We conducted a systematic review and meta-analysis to search and quantify the evidence of psychological and pharmacological augmentation interventions for TRD.
Participants with TRD (defined as insufficient response to at least two antidepressants) were randomised to at least one augmentation treatment in the trial. Pre-post analysis assessed treatment effectiveness, providing an effect size (ES) independent of comparator interventions.
Of 28 trials, 3 investigated psychological treatments and 25 examined pharmacological interventions. Pre-post analyses demonstrated N-methyl-d-aspartate-targeting drugs to have the highest ES (ES = 1.48, 95% CI 1.25–1.71). Other than aripiprazole (four studies, ES = 1.33, 95% CI 1.23–1.44) and lithium (three studies, ES = 1.00, 95% CI 0.81–1.20), treatments were each investigated in less than three studies. Overall, pharmacological (ES = 1.19, 95% CI 1.08–1.30) and psychological (ES = 1.43, 95% CI 0.50–2.36) therapies yielded higher ESs than pill placebo (ES = 0.78, 95% CI 0.66–0.91) and psychological control (ES = 0.94, 95% CI 0.36–1.52).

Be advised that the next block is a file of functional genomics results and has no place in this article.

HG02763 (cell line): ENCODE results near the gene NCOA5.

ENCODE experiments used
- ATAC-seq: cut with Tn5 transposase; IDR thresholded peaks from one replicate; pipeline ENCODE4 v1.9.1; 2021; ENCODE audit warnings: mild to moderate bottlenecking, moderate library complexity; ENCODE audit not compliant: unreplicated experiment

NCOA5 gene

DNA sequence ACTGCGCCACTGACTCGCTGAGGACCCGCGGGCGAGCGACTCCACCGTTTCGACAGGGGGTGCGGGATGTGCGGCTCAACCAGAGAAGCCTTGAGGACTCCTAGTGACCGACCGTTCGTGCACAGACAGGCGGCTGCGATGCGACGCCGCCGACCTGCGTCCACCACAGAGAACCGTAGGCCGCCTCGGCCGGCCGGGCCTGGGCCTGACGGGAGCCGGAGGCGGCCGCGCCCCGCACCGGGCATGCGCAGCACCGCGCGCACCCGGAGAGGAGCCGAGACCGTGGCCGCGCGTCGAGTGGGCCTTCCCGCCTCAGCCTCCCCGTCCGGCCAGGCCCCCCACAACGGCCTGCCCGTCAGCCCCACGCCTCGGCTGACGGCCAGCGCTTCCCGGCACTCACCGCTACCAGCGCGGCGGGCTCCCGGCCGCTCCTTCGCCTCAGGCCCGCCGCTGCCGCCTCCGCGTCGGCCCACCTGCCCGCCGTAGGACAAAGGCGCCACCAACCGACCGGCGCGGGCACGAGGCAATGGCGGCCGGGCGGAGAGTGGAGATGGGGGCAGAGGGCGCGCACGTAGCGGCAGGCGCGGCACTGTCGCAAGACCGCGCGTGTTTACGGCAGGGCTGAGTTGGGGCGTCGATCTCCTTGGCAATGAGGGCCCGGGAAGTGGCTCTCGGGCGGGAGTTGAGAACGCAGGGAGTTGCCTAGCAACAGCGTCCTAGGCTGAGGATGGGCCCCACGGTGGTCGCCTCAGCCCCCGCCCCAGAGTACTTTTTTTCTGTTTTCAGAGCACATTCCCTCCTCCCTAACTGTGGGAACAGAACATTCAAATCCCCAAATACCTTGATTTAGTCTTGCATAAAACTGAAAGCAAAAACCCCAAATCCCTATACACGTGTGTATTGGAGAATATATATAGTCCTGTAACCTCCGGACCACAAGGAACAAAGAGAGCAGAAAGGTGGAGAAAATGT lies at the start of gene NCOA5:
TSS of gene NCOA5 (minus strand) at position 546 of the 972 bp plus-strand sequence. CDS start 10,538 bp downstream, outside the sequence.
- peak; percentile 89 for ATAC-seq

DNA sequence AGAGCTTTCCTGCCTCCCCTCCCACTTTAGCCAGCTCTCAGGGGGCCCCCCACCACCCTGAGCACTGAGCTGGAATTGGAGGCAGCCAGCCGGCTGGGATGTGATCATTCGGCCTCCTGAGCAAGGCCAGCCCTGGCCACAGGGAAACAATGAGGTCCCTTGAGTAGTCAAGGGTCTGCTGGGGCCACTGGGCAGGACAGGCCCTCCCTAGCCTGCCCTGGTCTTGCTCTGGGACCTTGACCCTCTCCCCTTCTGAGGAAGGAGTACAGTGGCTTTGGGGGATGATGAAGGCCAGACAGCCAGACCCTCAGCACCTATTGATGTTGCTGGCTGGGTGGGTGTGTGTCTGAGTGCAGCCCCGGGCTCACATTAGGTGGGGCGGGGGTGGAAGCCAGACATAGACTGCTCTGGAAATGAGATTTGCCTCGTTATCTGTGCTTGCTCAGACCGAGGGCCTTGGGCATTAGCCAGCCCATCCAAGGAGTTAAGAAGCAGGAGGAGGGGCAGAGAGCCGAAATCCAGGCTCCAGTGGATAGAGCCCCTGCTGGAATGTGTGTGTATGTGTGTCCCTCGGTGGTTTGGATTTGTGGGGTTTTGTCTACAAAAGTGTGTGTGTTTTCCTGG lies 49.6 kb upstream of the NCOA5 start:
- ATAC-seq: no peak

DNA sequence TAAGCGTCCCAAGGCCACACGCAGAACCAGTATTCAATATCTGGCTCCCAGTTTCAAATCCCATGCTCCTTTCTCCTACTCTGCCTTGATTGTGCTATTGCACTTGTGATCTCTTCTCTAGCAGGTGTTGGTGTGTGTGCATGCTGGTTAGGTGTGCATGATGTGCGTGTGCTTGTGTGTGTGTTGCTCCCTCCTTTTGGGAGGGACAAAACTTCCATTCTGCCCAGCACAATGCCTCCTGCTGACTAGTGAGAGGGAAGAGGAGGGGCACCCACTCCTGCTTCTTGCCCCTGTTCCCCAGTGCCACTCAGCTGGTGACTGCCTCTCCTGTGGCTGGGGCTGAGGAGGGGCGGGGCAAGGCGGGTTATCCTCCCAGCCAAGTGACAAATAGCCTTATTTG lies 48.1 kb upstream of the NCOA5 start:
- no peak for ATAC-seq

Despite being used widely in clinical practice, the evidence for augmentation treatments in TRD is sparse. Although pre-post meta-analyses are limited by the absence of direct comparison, this work finds promising evidence across treatment modalities.
Declaration of interest
In the past 3 years, A.H.Y. received honoraria for speaking from AstraZeneca, Lundbeck, Eli Lilly and Sunovion; honoraria for consulting from Allergan, Livanova and Lundbeck, Sunovion and Janssen; and research grant support from Janssen. In the past 3 years, A.J.C. received honoraria for speaking from AstraZeneca and Lundbeck; honoraria for consulting with Allergan, Janssen, Livanova, Lundbeck and Sandoz; support for conference attendance from Janssen; and research grant support from Lundbeck. B.B. has recently been (soon to be) on the speakers/advisory board for Hexal, Lilly, Lundbeck, Mundipharma, Pfizer, and Servier. No other conflicts of interest.